We are here to encourage the development of gifted young singers and to stimulate the growth of New York City's invaluable chamber opera companies. But we will not neglect the Metropolitan Opera either. Get ready for bouquets and brickbats.

Monday, November 2, 2015


Amaya Arberas, Alejandro Olmedo, Anna Tonna, Gabriela Granados, and Ricardo Rosa

Just as Spain is kind of a part of Europe but not exactly, so zarzuela is kind of an opera but not exactly.  Nor is zarzuela just one thing. This amalgam of operatic singing, popular song, spoken word, and dance can be thought of as Spain's response to the singspiel of Germany, the operetta of Austria, the opéra comique of France. Moreover, zarzuela in the baroque period was very different from zarzuela of the romantic period. Just as in European opera, the focus shifted from stories of mythic heroes and shepherdesses to stories about real people.

So, we are learning about an art form which evolved from the 17th c. to the 20th c.  To our knowledge no new zarzuelas have been written since WWII. Zarzuelas written in the New World began to show signs of revolutionary ideas, as opposed to the conservative maintenance of the status quo. We have much to learn and if this topic interests you, a good place to start is, of course, Wikipedia.

Yesterday afternoon we attended a festive gala produced by Amigos de la Zarzuela. What impressed us most about every singer was the quality missing from Friday night's recital at Carnegie Hall. The four singers employed body and soul to communicate with the audience. The involvement was fierce and we loved that quality. It felt so special to be drawn into their world.

Soprano Amaya Arberas, reviewed several times and very recently (reviews available through the search bar), sang 20th c. Cuban composer Rodrigo Prat's "Ana Maria Belén" from Maria Belén Chacón. One could believe her living the role, such was the level of intensity of involvement.

Her performance of the strophic "Carceleras" from Ruperto Chapí's 19th c. Las Hijas del Zebedeo was flirtatious and featured a marvelous vocalise, showing off Ms. Arberas' bel canto strengths.

But perhaps the selection we enjoyed the most was her duet with mezzo-soprano Anna Tonna.  Francisco Asenja Barbieri also composed during the 19th c. and "Niña que a vender flores" from Los Diamantes de la Corona was given a fine performance with the two voices joining in perfect harmony.

Ms. Tonna also had a fine solo in "De la Serrania: Loa al fandanguillo" a canción written by Modesto Romero in the early 20th c. The song is a passionate one and Ms. Tonna sang it with ample sazón, negotiating the turns without sacrificing the flamenco flavor.

Speaking of flamenco flavor, dancer Gabriela Granados contributed two lovely dances to the program. This was not the modernized overly-choreographed flamenco that has been boring us lately.  Nor was it the brooding authentic flamenco with its passionate heart-breaking singing.  Rather it was one classically trained dancer focused on communing with the music and with the audience.

The first number was the "Fandango" from Amadeo Vives' early 20th c. zarzuela Dona Francisquita. Ms. Granados employed no extravagant effects but danced with classical grace using castanets and footwork to fine advantage. Her second number was one she choreographed herself to Isaac Albeniz' "Tango". Gone were the castanets with a flirtatious fan taking its place.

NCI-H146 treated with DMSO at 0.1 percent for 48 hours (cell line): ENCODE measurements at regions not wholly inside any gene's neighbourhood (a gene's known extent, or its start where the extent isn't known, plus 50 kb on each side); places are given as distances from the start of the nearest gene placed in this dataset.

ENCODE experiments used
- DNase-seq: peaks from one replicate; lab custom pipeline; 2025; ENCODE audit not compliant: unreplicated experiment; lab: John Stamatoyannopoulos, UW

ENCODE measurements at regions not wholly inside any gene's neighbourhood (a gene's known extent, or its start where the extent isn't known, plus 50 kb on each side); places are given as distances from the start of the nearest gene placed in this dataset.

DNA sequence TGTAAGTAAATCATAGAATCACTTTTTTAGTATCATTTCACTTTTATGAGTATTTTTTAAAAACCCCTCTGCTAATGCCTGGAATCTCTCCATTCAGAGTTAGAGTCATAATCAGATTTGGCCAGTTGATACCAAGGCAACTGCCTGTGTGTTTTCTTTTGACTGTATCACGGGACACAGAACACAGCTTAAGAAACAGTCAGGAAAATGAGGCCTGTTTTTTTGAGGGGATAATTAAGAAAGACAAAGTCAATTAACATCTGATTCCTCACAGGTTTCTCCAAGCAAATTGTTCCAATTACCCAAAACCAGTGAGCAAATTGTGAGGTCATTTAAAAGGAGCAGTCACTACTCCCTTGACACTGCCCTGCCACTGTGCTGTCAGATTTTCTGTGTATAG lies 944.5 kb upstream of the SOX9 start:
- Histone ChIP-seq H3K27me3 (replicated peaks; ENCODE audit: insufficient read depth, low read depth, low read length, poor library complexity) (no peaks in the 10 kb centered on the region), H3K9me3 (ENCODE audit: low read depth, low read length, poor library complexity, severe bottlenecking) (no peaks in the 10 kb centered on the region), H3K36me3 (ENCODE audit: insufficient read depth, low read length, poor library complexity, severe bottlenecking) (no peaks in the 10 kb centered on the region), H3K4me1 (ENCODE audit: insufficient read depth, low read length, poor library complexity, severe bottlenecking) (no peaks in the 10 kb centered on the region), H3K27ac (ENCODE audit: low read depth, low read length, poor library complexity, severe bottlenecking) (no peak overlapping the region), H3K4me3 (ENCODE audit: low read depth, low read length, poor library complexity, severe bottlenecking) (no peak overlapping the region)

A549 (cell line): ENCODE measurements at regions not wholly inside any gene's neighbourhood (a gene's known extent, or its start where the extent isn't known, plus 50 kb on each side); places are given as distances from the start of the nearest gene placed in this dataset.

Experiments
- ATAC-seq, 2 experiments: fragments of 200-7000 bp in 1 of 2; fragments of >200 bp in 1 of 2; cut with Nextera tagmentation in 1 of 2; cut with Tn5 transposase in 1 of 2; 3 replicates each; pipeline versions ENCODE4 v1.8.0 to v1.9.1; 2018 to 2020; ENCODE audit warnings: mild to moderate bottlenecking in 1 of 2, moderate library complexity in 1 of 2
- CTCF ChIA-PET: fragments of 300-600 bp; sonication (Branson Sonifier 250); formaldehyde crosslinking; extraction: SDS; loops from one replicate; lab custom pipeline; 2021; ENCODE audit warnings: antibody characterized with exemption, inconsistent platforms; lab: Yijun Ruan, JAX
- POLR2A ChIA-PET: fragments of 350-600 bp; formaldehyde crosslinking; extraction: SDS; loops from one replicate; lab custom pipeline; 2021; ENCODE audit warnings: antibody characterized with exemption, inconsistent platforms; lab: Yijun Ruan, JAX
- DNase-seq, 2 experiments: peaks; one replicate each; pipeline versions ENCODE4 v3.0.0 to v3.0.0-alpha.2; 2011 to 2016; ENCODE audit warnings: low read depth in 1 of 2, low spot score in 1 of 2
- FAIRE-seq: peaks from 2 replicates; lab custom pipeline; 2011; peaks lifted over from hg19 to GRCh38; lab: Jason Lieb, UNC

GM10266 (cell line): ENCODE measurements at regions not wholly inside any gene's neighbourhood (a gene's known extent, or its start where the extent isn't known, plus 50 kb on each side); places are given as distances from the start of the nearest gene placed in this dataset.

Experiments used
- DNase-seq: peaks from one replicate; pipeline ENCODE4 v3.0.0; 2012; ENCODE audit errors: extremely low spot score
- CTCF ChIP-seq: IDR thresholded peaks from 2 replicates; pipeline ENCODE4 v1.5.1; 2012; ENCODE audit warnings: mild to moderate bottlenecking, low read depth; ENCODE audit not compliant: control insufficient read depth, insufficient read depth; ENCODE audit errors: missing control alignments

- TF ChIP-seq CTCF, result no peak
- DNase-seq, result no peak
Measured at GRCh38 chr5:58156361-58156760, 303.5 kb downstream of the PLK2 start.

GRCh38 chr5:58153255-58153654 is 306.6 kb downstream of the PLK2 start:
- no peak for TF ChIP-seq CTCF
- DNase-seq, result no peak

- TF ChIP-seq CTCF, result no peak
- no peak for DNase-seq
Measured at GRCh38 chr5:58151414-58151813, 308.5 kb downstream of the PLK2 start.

Tenor Alejandro Olmedo has an expansive style and some wonderful training in the bel canto style which was revealed in the way he handled the beautiful pure vowels of the Spanish language. We enjoyed his "Te quiero morena" from Jose Serrano's El Trust de Los Tenorios.

The popular "No puede ser" from Pablo Sorozábal's La Tabernera del Puerto was sung with heart and soul and a wide range of feeling tone.

Ricardo Rosa has a sizable baritone with a pleasing vibrato. He sang "Mi aldea" from Jacinto Guerrero's early 20th c. zarzuela Los Gavilanes. Mr. Rosa must have a special affinity for the works of Guerrero; he joined voices with Ms. Tonna for a romantic duet from the composer's La Rosa del Azafrán.

His performance of the drinking song "Oh Licor que das la vida" from La Leyenda del Beso by Reveriano Soutullo y Juan Vert was performed with rhythm and panache.

One of our favorite zarzuela duets is that between the duchess and the dashing colonel from Federico Moreno Torroba's Luisa Fernanda which we just heard a few days earlier sung by singers from Argentina. We can well understand why it frequently winds up on recital programs because it is a charming flirtatious piece. Ms. Arberas and Mr. Olmedo brought the flirtation to vivid life.

The pianist for the evening was Maxim Anikushin. One would not expect so much Spanish sabor from a Russian soul but there it was! Mr. Anikushin seemed to be having as much fun as the dancer and singers. He opened the program with Antonio Soler's 18th c. piece, a relatively sedate Sonata.

Then he moved on to Isaac Albeniz' far more exciting Asturias, which served to set the Spanish tone for the evening. The A-section gave the piano an opportunity to sound like the guitar while the B-section was more lyrical.

He also performed Joaquin Larregla's most famous work for piano "Viva Navarra" in which melodies tumble forth, awakening memories of oft heard Spanish music.

The fine program drew to a close with a spirited toe-tapping finale--the quartet from Agua, Azucarillos y Aguardiente. Water, sweetmeats and booze.  Sounds good to us!

(c) meche kroop

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